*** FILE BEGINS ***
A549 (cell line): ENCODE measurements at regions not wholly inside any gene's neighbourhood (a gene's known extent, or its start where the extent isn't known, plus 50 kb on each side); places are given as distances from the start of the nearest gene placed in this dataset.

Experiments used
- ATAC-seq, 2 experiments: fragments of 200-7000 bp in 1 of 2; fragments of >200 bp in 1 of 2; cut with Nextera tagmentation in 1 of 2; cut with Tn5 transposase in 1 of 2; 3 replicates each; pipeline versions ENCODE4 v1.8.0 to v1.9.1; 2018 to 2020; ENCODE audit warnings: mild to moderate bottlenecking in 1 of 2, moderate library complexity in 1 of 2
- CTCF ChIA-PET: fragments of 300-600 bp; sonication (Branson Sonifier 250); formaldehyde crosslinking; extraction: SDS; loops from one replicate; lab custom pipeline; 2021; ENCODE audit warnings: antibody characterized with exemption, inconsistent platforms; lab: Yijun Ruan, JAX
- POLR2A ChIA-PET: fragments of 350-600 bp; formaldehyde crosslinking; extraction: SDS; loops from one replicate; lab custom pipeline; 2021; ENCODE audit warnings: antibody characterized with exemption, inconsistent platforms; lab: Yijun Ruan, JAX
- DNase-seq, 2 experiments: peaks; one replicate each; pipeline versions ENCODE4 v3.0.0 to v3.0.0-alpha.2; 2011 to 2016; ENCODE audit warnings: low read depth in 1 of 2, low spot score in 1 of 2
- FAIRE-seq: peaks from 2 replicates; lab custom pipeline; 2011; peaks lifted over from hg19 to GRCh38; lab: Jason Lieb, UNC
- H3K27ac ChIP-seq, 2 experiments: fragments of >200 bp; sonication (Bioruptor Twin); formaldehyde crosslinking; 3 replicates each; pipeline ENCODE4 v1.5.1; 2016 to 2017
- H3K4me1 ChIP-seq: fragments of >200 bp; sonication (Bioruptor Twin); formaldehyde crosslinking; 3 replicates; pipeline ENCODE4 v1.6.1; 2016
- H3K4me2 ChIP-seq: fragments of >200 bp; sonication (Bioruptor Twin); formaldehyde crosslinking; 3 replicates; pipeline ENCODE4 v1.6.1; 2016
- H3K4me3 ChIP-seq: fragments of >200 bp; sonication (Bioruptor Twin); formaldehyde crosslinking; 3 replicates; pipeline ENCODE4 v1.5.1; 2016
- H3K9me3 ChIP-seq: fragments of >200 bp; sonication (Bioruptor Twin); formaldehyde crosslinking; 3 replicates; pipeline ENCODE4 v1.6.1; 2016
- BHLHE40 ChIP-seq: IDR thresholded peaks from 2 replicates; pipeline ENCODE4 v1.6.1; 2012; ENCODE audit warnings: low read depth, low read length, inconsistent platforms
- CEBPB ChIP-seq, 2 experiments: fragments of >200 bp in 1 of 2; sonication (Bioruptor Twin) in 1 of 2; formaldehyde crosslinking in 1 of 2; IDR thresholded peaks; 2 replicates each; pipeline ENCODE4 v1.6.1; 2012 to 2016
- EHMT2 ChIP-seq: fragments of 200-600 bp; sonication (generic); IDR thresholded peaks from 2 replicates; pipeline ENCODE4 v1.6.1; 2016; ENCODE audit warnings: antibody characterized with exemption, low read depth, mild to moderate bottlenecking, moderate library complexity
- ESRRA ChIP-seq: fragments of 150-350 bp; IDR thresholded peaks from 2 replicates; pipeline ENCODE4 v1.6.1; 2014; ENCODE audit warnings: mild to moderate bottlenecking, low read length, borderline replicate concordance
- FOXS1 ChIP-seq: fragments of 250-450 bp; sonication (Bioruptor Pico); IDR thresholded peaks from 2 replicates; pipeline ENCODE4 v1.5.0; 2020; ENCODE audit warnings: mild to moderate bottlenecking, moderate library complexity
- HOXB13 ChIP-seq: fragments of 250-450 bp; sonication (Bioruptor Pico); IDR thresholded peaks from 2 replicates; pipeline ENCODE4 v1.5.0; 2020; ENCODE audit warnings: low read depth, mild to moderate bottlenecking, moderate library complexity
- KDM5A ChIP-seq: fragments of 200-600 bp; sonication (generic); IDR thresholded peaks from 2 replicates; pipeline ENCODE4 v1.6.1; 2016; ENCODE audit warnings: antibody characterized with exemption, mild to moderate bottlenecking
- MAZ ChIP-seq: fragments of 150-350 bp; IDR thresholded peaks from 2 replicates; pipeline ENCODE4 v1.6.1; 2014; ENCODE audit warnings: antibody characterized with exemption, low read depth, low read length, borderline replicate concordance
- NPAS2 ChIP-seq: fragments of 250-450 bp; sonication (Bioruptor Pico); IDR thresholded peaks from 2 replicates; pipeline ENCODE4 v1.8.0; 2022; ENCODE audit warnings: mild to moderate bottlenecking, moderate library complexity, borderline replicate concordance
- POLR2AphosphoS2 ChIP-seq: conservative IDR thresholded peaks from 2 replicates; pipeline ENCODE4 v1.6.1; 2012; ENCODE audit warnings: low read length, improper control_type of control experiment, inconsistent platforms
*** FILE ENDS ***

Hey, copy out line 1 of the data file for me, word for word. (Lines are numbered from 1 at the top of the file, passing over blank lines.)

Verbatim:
A549 (cell line): ENCODE measurements at regions not wholly inside any gene's neighbourhood (a gene's known extent, or its start where the extent isn't known, plus 50 kb on each side); places are given as distances from the start of the nearest gene placed in this dataset.